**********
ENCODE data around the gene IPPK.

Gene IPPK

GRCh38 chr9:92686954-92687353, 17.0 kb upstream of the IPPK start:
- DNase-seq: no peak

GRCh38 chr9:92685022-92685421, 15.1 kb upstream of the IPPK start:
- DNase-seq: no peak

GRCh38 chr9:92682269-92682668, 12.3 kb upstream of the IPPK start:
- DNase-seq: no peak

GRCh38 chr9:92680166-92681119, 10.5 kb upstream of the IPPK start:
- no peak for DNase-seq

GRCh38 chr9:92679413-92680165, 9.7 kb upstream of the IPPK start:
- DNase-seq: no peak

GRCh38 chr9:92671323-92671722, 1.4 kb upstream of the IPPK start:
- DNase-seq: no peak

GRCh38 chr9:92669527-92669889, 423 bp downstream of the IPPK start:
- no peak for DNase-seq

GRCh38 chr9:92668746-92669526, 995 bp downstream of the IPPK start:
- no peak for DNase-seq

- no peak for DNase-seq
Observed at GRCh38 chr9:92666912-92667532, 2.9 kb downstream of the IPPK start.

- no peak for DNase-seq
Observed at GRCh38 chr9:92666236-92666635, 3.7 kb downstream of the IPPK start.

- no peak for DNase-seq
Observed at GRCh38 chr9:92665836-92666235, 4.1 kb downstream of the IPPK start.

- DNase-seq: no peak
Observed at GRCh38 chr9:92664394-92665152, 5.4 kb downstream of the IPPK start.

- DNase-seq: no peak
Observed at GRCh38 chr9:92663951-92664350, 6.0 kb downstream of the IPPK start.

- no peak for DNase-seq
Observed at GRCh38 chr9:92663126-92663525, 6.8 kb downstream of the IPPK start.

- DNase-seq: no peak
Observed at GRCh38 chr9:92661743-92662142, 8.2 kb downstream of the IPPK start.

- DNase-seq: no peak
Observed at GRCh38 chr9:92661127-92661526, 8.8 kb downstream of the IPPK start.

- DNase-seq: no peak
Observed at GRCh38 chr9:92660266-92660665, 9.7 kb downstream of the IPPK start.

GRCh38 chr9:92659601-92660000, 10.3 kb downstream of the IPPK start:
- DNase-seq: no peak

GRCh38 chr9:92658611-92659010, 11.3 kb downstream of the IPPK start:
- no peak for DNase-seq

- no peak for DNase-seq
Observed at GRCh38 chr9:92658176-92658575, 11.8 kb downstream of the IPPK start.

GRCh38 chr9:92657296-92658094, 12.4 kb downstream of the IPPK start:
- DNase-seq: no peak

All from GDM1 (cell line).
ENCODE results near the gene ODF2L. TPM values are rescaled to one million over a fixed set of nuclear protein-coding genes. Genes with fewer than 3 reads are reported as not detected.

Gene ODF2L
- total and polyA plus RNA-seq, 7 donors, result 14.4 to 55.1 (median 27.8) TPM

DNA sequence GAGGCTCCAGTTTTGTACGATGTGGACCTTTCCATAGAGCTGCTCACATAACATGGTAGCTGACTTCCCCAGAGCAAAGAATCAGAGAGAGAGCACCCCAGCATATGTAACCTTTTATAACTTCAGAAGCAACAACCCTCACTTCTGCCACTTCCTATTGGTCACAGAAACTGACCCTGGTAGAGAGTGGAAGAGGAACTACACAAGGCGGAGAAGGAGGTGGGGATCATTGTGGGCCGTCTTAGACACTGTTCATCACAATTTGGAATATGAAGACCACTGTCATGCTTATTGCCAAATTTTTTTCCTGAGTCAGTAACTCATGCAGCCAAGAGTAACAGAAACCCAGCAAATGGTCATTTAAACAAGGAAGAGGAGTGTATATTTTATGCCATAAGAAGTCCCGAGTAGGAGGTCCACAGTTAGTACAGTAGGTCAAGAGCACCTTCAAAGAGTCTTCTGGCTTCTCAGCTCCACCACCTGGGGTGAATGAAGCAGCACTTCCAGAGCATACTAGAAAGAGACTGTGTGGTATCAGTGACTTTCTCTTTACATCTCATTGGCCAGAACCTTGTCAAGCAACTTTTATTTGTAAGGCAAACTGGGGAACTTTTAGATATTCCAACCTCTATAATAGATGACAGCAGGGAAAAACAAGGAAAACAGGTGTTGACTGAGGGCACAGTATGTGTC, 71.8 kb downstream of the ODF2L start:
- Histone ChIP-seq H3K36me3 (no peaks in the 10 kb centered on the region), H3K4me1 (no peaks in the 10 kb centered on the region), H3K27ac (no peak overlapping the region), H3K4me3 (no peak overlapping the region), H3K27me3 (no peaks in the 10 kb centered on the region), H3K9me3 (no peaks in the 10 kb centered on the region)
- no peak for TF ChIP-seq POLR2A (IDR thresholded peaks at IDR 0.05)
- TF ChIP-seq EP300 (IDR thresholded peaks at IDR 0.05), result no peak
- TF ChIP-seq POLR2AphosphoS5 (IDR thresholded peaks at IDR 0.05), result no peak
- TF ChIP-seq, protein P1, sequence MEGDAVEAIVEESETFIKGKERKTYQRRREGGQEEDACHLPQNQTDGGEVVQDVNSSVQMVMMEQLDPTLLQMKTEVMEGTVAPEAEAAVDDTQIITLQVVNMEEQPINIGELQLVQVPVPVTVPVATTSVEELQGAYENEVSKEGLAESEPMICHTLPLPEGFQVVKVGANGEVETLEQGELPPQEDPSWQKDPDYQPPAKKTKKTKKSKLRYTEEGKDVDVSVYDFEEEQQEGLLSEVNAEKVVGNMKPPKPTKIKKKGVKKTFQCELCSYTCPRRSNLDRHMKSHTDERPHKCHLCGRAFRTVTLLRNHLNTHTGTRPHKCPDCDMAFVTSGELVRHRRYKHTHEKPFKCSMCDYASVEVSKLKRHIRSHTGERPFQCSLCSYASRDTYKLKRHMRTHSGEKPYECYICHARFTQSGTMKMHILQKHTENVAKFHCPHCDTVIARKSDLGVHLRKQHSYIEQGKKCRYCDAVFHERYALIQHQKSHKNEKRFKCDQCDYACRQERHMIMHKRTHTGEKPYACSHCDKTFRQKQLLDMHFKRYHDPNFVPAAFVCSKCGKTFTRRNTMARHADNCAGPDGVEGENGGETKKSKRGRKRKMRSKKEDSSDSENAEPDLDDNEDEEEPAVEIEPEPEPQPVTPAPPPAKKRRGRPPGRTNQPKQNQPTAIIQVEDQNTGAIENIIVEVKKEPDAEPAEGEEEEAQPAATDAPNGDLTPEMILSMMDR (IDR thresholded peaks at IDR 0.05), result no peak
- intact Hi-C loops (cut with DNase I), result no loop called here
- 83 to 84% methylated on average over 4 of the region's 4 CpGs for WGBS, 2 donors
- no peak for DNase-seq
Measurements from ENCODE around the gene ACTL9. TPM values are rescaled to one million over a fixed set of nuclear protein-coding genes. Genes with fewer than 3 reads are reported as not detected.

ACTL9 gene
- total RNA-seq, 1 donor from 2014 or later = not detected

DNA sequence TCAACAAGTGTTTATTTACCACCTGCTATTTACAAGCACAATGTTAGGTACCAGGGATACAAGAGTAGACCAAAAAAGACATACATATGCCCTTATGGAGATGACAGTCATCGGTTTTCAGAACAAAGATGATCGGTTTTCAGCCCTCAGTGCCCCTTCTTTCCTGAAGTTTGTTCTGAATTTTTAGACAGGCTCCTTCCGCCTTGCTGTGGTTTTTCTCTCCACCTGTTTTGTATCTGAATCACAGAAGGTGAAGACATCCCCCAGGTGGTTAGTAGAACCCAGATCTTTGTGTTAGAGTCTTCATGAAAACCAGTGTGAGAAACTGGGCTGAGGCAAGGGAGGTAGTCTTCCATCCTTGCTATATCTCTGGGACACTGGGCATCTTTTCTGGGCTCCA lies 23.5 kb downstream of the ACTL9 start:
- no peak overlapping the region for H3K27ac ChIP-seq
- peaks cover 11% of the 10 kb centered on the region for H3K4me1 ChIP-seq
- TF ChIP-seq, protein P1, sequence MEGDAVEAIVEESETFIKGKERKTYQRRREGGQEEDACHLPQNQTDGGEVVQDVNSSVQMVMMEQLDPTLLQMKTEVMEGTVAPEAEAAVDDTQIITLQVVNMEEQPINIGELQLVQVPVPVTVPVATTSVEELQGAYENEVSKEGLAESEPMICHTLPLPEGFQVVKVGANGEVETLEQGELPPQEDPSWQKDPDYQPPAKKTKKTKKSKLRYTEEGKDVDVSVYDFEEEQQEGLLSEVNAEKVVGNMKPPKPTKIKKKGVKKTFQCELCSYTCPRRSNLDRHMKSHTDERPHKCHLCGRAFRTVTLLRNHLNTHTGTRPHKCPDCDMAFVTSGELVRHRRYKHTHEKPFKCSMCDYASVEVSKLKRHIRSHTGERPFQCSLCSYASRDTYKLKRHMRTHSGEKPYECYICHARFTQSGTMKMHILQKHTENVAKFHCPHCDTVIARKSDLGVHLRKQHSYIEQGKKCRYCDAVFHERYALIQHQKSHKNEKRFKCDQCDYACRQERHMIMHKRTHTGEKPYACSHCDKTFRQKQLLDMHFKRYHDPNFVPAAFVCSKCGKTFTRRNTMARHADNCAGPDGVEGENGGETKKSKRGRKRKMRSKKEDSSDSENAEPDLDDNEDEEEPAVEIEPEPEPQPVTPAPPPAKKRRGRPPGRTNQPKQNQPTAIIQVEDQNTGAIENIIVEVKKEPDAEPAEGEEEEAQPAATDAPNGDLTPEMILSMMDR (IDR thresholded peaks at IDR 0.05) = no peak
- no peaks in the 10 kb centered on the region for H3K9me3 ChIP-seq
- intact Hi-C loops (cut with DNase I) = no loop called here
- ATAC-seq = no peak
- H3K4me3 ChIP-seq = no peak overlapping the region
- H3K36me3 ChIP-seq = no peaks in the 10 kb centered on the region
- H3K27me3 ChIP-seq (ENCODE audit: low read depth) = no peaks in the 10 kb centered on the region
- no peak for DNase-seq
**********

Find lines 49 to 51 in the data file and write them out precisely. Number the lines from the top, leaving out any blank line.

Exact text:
DNA sequence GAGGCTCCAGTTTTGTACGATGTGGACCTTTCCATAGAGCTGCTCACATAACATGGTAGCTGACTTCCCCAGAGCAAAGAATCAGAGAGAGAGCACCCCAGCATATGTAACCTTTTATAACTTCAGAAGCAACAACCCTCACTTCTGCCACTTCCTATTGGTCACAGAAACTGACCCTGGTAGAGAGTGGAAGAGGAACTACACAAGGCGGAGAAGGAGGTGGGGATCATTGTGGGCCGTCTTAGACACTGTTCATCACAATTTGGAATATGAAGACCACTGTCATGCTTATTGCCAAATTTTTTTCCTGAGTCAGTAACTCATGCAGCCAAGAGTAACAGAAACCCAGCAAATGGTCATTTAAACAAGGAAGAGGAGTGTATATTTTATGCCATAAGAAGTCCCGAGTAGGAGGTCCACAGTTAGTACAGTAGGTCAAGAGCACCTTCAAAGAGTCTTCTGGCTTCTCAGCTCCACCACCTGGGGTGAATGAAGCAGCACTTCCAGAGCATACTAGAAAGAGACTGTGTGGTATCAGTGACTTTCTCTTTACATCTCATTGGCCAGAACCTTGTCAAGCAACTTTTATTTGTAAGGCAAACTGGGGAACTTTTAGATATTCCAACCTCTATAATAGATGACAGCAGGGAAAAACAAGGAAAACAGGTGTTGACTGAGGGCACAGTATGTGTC, 71.8 kb downstream of the ODF2L start:
- Histone ChIP-seq H3K36me3 (no peaks in the 10 kb centered on the region), H3K4me1 (no peaks in the 10 kb centered on the region), H3K27ac (no peak overlapping the region), H3K4me3 (no peak overlapping the region), H3K27me3 (no peaks in the 10 kb centered on the region), H3K9me3 (no peaks in the 10 kb centered on the region)
- no peak for TF ChIP-seq POLR2A (IDR thresholded peaks at IDR 0.05)